On Writing Dissertations

From the Director’s Desk:

Writing a dissertation is a daunting enterprise: it’s the most in-depth researching and writing enterprise of your academic program.  Its chapters & their purposes can be unfamiliar and the pressure to “validate” can be enormous. It can also intimidate just by its “book-sized” length. Each of these characteristics can incite a unique “writer’s block,” but if you take it one step, one chapter at a time, you can find yourself gradually completing the dissertation. As my mentor once said: “The only good dissertation is the done dissertation.”

One cause of writer’s block that can be easily overcome relates to what I call the “product-focused” trap. Rather than seeing the dissertation as discrete parts, we become overwhelmed by the visual of bound books lining library shelves. Friends and family might share their admiration that you’re writing a book. And the academic system inadvertently fosters this notion. For example, a common exercise in a doctoral program is to locate dissertations. If they’re hard bound, you’re presented with shelves of books. If they’re electronic, you’re typically seeing a document of about 200 pages. So, it’s natural that any immediately equate a dissertation with producing a book. Yes, it’s a book length text; however, it was written just as any other piece of writing: one sentence, one section, one chapter at a time.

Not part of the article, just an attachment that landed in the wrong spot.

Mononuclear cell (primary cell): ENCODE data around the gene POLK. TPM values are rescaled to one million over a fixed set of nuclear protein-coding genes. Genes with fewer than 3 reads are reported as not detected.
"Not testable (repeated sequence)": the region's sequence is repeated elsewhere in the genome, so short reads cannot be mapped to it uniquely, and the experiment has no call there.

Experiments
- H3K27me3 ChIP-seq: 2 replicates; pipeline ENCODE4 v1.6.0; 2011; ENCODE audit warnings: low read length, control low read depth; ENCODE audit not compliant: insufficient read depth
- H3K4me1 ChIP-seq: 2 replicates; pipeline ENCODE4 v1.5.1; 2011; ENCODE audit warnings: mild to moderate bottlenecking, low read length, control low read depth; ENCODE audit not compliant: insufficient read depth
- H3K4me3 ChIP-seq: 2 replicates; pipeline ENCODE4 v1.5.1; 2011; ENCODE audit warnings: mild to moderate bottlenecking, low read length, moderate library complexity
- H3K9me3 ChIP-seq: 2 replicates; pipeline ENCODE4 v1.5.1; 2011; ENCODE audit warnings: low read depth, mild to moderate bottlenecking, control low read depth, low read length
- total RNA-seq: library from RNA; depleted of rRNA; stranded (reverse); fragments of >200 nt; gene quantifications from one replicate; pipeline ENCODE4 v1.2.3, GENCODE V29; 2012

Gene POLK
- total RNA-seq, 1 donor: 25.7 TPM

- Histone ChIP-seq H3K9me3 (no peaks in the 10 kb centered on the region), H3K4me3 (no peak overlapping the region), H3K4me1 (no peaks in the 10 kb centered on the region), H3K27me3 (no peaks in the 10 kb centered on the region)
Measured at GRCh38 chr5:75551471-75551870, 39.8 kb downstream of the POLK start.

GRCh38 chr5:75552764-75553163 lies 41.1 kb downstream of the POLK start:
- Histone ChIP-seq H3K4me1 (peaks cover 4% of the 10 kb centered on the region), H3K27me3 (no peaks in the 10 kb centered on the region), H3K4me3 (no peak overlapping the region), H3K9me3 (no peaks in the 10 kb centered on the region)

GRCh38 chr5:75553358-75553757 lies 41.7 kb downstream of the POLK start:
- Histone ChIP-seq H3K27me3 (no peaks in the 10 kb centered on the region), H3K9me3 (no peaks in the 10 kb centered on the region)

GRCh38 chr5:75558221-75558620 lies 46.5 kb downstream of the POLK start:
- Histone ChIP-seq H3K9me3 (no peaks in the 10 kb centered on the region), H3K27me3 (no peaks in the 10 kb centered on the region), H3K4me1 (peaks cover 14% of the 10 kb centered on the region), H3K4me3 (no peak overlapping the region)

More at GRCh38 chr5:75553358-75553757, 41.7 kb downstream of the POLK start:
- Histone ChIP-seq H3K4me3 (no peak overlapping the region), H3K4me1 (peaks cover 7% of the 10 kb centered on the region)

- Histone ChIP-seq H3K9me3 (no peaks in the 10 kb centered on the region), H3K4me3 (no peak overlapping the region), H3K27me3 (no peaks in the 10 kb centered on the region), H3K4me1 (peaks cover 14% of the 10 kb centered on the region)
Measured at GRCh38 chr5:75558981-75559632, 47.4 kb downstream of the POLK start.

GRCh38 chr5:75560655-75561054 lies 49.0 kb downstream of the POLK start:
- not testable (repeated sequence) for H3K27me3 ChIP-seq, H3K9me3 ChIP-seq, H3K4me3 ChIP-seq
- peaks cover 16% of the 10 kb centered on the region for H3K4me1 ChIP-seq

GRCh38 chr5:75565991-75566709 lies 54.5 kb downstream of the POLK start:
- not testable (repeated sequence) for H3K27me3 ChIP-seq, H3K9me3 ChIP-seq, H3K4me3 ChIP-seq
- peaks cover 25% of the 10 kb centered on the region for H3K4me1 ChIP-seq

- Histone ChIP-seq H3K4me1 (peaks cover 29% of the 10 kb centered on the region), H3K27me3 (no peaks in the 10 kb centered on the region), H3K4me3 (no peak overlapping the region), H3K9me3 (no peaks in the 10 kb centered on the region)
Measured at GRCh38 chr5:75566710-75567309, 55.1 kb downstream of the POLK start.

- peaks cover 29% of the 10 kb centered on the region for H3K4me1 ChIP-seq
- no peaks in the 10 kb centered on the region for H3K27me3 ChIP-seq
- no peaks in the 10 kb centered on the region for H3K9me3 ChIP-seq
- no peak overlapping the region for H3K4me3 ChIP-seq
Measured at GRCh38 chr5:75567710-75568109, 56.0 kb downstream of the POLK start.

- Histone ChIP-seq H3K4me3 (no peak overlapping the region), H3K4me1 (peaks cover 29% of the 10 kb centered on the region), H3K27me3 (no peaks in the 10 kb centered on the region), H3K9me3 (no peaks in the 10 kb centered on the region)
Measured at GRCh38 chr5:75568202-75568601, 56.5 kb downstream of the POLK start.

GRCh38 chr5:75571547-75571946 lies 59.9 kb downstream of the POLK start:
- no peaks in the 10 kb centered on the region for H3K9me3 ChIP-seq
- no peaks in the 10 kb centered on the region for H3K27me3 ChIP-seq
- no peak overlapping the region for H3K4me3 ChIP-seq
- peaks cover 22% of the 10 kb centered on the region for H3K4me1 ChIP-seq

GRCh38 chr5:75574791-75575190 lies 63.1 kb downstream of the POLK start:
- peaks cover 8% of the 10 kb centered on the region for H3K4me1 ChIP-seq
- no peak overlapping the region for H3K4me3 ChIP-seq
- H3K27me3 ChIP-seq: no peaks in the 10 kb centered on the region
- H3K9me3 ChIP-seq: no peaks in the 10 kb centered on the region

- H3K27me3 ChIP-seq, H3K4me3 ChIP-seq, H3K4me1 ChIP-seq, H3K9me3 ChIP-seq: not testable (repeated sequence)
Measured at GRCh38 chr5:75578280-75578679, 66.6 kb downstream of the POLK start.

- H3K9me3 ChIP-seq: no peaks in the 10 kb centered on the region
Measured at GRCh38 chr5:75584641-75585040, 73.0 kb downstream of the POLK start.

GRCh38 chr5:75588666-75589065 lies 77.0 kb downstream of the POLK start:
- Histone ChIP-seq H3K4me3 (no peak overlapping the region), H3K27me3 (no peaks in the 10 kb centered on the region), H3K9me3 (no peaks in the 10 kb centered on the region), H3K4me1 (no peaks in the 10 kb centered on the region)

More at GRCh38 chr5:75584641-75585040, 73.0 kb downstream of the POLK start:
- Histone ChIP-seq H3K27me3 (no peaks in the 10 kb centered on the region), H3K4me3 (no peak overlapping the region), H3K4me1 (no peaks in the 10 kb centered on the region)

The dissertation is the penultimate of academic writing and researching, relying on your sophistication of thought on a given topic. It engages the researcher in rigorous researching and writing in arcane genres and processes that require an intense level of resilience. However, fundamentally, a dissertation is an “academic exercise” engaging you in multiple researching and writing activities that have been cultivated throughout your academic career. The dissertation becomes the symbol, if you will, of your successful departure from student to scholar. To succeed, you deserve to allow your ideas to unfold by writing every day for periods of time. 

If you’ve come to this stage of your academic career, you have the skills to complete a dissertation. It might take you as long as your coursework, but you can do it. Think about the “enterprise” in discrete, manageable tasks: researching, drafting, reflecting, writing, revising. And if you need help, hire a WEX coach or editor to support this process.

Be curious, Be resilient, Be Patient. And keep the process alive by writing every day!

2018-11-05T22:54:05+00:00November 5th, 2018|Comments Off on On Writing Dissertations